L-Arginine Benefits, Uses & Side Effects
Protein in your diet helps your body function. Each cell in your body contains protein. Proteins help your body:
Amino acids are molecules within your body that produce proteins when they combine with other molecules. An amino acid chain forms a protein. Proteins are an essential part of what makes humans function because every cell in the human body contains protein.
The letter L in front of arginine stands for “levorotatory,” which is a chemistry term that means the amino acid didn’t bond with a protein molecule (free form). This helps providers categorize amino acids based on how similar they are to the amino acids humans produce in their own bodies. The L designates that it easily absorbs into your body because it’s most similar to amino acids already in your body.
L-arginine is an amino acid that you can find naturally in foods like fish, meat and nuts. L-arginine is semi-essential (conditional), which means that your body can produce the amino acid, but you also need to include some sources of the amino acid in your diet.
Frequently Asked Questions
What are the forms and brand names of l-arginine?
L-arginine is available in two forms: fluid injected inside of your vein through an IV (intravenously) or taken by mouth (capsules or tablets).
The brand name for IV-form l-arginine is R-Gene 10 ®.
There are several types of l-arginine supplements available over the counter. Talk with your healthcare provider before starting l-arginine supplements.
What dosage strengths does l-arginine come in?
Dosage varies for each brand of l-arginine and the specifications are marked on the label. The average dosage of l-arginine is between 6 grams to a maximum of 30 grams per day. The daily dose is normally divided into three smaller doses per day that won’t exceed the maximum dosage. Do not take more than the maximum dosage of l-arginine.
Check with your healthcare provider before taking over-the-counter l-arginine supplements to see if they are right for you.
If your provider prescribes treatment with l-arginine via an IV, they will administer the correct dosage according to your age, the reason for treatment and other factors.
How should I take l-arginine?
You can take l-arginine by incorporating foods that are high in l-arginine into your diet. Foods that are high in protein are great ways to increase your l-arginine levels.
If you aren’t getting enough l-arginine through your diet, your provider might suggest taking over-the-counter l-arginine supplements. You can take l-arginine supplements by mouth, following the dosage on the label of the supplement and the recommendation from your provider.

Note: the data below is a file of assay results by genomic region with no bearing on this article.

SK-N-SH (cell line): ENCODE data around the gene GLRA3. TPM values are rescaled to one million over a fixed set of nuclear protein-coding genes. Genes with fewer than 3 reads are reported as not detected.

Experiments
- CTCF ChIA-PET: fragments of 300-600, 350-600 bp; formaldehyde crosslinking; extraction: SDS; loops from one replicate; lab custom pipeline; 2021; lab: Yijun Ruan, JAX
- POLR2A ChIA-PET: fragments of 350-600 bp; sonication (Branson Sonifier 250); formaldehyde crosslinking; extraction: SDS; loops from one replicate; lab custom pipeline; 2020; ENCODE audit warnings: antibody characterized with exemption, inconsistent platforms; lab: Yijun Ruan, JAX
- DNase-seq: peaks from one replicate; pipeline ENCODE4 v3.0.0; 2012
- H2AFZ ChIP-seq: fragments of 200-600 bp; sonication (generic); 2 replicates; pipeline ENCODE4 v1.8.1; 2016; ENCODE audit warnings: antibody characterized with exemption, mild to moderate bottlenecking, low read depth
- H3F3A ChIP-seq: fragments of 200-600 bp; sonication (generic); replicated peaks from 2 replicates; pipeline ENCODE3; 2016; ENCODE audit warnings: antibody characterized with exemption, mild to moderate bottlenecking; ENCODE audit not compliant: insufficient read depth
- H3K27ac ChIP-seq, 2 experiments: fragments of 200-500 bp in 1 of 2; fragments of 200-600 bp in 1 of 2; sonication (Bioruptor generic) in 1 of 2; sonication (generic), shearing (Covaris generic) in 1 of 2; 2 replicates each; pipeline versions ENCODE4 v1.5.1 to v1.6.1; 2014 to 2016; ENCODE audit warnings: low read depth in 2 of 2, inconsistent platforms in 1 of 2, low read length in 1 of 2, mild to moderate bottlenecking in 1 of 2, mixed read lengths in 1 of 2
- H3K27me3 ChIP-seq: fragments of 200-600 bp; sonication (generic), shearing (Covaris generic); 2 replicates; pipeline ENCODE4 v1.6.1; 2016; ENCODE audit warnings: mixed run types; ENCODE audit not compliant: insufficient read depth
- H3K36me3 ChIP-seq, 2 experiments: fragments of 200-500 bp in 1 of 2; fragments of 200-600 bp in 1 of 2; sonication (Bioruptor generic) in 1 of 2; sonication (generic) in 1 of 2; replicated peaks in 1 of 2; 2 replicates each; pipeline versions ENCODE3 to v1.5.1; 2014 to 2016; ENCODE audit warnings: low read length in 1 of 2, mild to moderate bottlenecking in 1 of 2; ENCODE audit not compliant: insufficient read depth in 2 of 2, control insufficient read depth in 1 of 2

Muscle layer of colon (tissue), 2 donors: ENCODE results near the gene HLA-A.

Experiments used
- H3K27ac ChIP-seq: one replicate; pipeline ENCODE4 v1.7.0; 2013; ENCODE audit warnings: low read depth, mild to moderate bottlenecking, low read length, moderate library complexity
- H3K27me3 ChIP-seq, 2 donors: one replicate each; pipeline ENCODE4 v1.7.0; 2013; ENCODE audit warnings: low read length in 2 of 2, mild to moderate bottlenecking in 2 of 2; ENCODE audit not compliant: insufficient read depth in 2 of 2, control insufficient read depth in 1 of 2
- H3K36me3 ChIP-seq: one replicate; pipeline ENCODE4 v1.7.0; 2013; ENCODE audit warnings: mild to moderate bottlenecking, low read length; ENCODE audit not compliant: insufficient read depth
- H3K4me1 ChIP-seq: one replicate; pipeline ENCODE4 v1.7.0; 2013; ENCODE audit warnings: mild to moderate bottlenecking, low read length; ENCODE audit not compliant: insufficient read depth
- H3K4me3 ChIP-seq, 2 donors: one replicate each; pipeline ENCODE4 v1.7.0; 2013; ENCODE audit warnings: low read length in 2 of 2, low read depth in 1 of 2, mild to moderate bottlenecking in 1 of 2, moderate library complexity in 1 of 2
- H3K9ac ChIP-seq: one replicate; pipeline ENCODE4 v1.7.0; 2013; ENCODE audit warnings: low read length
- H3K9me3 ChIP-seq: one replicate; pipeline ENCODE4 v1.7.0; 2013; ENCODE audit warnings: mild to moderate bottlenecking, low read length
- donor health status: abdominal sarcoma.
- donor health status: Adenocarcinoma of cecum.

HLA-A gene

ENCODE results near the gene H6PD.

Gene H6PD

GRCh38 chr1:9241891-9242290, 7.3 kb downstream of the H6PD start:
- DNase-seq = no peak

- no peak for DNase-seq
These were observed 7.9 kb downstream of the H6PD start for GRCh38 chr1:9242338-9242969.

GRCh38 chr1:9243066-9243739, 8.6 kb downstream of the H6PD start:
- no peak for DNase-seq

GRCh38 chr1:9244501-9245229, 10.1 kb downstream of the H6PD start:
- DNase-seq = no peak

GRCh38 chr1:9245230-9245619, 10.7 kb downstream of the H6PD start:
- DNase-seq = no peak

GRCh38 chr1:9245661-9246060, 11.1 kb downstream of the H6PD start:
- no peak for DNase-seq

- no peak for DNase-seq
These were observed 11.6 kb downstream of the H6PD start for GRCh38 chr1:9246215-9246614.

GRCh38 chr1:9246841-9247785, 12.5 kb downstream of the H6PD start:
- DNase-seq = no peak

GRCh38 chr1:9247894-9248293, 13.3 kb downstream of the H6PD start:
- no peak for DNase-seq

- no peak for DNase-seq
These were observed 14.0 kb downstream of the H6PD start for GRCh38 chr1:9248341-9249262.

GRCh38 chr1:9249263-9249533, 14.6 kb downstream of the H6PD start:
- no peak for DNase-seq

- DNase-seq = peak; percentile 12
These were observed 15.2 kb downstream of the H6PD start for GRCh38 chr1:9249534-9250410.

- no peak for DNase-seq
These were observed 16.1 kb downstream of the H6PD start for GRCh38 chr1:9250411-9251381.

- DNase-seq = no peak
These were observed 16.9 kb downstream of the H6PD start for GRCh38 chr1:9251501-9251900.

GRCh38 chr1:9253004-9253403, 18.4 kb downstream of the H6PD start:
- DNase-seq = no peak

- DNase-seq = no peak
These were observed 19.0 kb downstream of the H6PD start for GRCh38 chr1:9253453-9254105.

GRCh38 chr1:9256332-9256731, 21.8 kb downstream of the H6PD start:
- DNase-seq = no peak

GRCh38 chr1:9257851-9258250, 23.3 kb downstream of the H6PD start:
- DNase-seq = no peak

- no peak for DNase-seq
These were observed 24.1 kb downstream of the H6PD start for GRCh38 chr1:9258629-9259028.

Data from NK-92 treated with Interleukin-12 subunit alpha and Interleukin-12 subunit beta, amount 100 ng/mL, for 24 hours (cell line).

If you need to take l-arginine via IV, your provider will monitor and administer the treatment in a healthcare facility.
How long does it take for l-arginine to work?
Depending on your reason for taking l-arginine and which type of amino acid you need, it takes a minimum of 24-hours for the l-arginine to absorb into your body. In some cases, to see the full effects of regular l-arginine treatment, it could take up to three months.
What are the side effects of l-arginine?
Side effects are possible with l-arginine treatment and could include:
- Nausea or vomiting.
Life-threatening side effects include:
- Allergic reaction (hives, itching or rash).
- Difficulty breathing or a tight feeling in your chest.
- Heart failure.
If you experience any side effects, reach out to your healthcare provider or visit your nearest emergency room immediately.
Are there any serious interactions with l-arginine?
L-arginine interacts with other medicines. Don’t take l-arginine without first talking to your provider about medicines you currently take. L-arginine interacts with the following:
MedicineTypeACE inhibitors.Benazepril, enalapril, lisinopril.Alpha-blockers.Doxazosin, prazosin.Angiotensin receptor blockers.Candesartan, irbesartan, losartan, valsartan.Beta-blockers.Atenolol, carvedilol, labetalol, metoprolol.Calcium channel blockers.Amlodipine, diltiazem, nifedipine, verapamil.Nitrates.Isosorbide, nitroglycerin.Propranolol.Hemangeol ®.Vitamins or natural remedies.Fish oil.
L-arginine can cause interactions if you have certain health conditions. You shouldn’t take l-arginine if you:
- Recently had a heart attack.
- Have a guanidinoacetate methyltransferase deficiency.
- Are a child under 16 years of age, are pregnant or breastfeeding or are an adult older than 65 years of age without approval from your provider.
Always check with your provider before starting l-arginine supplements or treatment.
Can I take l-arginine if I’m pregnant or breastfeeding?
Don’t take l-arginine supplements if you’re pregnant or breastfeeding (chestfeeding) without first talking with your provider to see if the amino acid is right for you. L-arginine could cause unexpected complications during pregnancy, and there is not enough research to specify whether or not l-arginine supplements pass through breastmilk (chest milk).
What should I tell my healthcare provider before starting l-arginine?
Talk to your healthcare provider about the medicines, vitamins and supplements that you’re currently taking before starting l-arginine. You’ll also want to discuss your health history with your provider, especially if you recently had a heart attack, are pregnant or breastfeeding (chestfeeding) or if you have an underlying medical condition. Your provider will assess your symptoms and let you know if it is safe to start taking l-arginine.
A note from Cleveland Clinic
Always talk with your healthcare provider before starting any new supplements like l-arginine. L-arginine is safe for most adults, especially if you incorporate more protein-forward products into your diet like meat and nuts. If you have any serious reactions to the amino acid, contact your provider or visit the emergency room immediately.